But when the sophomore
suffered a groin injury, it seemed
consistency would be a luxury
Michigan couldn't afford for a
second straight season.
In the sophomore's place,
Nagelvoort, a late commit out
of the NAHL, provided coaches
with an almost-happy problem -
two reliable starting goaltenders.

Michigan hockey coach Red Berenson's teams have now failed to reach the NCAA Tournament in consecutive seasons.

For much of December and
January, Berenson made his
decisions on a nightly basis,
giving the nod to the goalie who
performed best most recently,
and forcing the two to compete
during the week. After seven
consecutive starts, when it
seemed like Nagelvoort would
be first on the depth chart each
night, a slip-up against Penn
State in February forced him
onto the bench against No. 1
Ultimately, Nagelvoort - who
finished the season with a .929
save percentage, allowing just
2.20 goals per game - established
himself as an elite netminder
along the way and, after weeks of
uncertainty, received the starting
role when it mattered most.
But like this season,
consistency in net came just a
little too late.
Grade: A-

Canteen shining, Hagerup returns

Daily Sports Writer
It may only be a few weeks
into spring football practice, but
the early-enrollees are already
making waXes.
Defensive NOTEBOOK
tackle Bryan
Mone and offensive tackle Mason
Cole have been the talk of the
upperclassmen, but leading the
pack in recent practices is wide
receiver Freddy Canteen, who
has emerged as a viable option in
Michigan's passing game. With
a thin receiving corps, Canteen's
hands and polished route
running are a welcome surprise
for the Wolverines.
Canteen expects to make plays
in the fall and calls himself the
fastestplayer on the team.
"I believe he's the second
fastest, to me," joked freshman
safety Brandon Watson. "But he's
agood playergood routerunner."
Watson and Canteen have
been teammates since the
summer after seventh grade,
and the two decided to continue
the tradition when they both
committed to Michigan on the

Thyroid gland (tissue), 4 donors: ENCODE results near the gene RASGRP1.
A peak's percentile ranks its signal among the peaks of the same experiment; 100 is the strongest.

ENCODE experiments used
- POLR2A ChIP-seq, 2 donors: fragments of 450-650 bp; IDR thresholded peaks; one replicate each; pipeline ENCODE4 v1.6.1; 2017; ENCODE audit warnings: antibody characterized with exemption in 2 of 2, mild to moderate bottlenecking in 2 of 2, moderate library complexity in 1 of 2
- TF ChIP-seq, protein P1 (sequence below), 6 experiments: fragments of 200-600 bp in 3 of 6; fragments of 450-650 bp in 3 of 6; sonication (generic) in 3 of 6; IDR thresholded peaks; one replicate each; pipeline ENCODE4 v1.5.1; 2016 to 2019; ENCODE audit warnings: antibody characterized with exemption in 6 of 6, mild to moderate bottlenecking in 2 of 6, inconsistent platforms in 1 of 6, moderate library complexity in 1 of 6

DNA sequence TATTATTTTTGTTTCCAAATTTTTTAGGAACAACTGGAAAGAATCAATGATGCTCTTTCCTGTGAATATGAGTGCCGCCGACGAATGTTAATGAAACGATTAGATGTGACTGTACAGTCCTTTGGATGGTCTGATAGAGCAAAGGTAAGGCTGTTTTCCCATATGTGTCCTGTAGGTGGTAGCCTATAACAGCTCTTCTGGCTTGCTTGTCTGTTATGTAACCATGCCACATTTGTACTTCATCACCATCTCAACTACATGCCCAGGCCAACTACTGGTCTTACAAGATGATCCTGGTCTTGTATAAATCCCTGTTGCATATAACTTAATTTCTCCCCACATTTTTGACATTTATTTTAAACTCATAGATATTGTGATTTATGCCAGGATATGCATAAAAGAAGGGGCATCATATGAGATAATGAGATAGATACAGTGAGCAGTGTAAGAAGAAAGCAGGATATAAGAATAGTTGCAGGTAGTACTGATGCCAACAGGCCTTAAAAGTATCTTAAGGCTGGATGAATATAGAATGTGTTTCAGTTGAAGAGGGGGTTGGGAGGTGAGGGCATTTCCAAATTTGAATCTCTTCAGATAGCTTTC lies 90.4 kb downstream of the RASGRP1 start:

same day. But it doesn't end
there - the two friends are also
roommates and have been going
up against each other almost
every day in
practice. -

The Daily looks
back on the best
and worst of the
2013-14 campaign
Daily Sports Editor
It was all going so well, wasn't
it? The Michigan hockey team
was 10-2-2 and had climbed as
high as No. 2 in the national polls.
The Wolverines had stellar goal-
tending, luck and just enough
offense to look like contenders
for both Big Ten and national
You know the rest. On Dec.
27, Western Michigan exposed a
porous defense like no other team
had, adding an emphatic conclu-
sion with the game-winning goal
on a fantastic individual play by
Josh Pitt with 19 seconds remain-
ing in overtime. Thanks to more
surprisingly poor play and some
badly timed bye weeks, the Wol-
verines didn't win a game until
nearly a month later.
Michigan lost to Penn State in
the opening round of the Big Ten
Tournament, finishing the sec-
ond half of the season with a sub-
.500 record that had turned the
Wolverines into a middling team
and placed them squarely on the
NCAA Tournamentbubble.
BEST WIN: It's easy to point
to the Wolverines' 6-2 win over
No. 1 Minnesota on the final day
of the regular season as their
biggest moment of the season.
And, to be fair, Michigan needed
that result to have any chance at
an NCAA Tournament at-large
bid. But the Golden Gophers had
already clinched the Big Ten title
and played like it, taking some of
the luster off of the rout.
In retrospect, the Wolverines'
biggest win was their season-
opening 3-1 triumph over Boston
College. They held the Eagles'
two Hobey Baker Award finalists,
Kevin Hayes and Johnny
Gaudreau, to just four total shots
and no goals. Sophomore forward
Andrew Copp picked up a goal
and two assists for Michigan,
feeding senior forward Luke
Moffatt with a cross-ice pass that
put the team up by two early in
the third period.
WORST LOSS: Here are four
for the price of one.
* Dec. 28: In the consolation
game of the Great Lakes
Invitational, Michigan lays an
egg against Michigan State.
Sophomore goaltender Steve
Racine makes 37 saves, but the
offense stagnates in the 3-0
defeat. If the Wolverines find
a way to win, they likely earn
an at-large bid to the NCAA
Tournament in March.
* Feb. 8: A day after embar-
rassing Penn State, the Nittany
Lions return the favor. Freshman
netminder Zach Nagelvoort sur-

renders three goals on the first
nine shots he faces, and Michi-
gan can't find twine all night as
Penn State picks up its first-ever
Big Ten win, 4-0. If the Wolver-
ines find a way to win, they likely
earn an at-large bid to the NCAA
Tournament in March.
* Feb. 21: With 4.6 seconds
left in regulation, the Nittany
Lions stun the Yost Ice Arena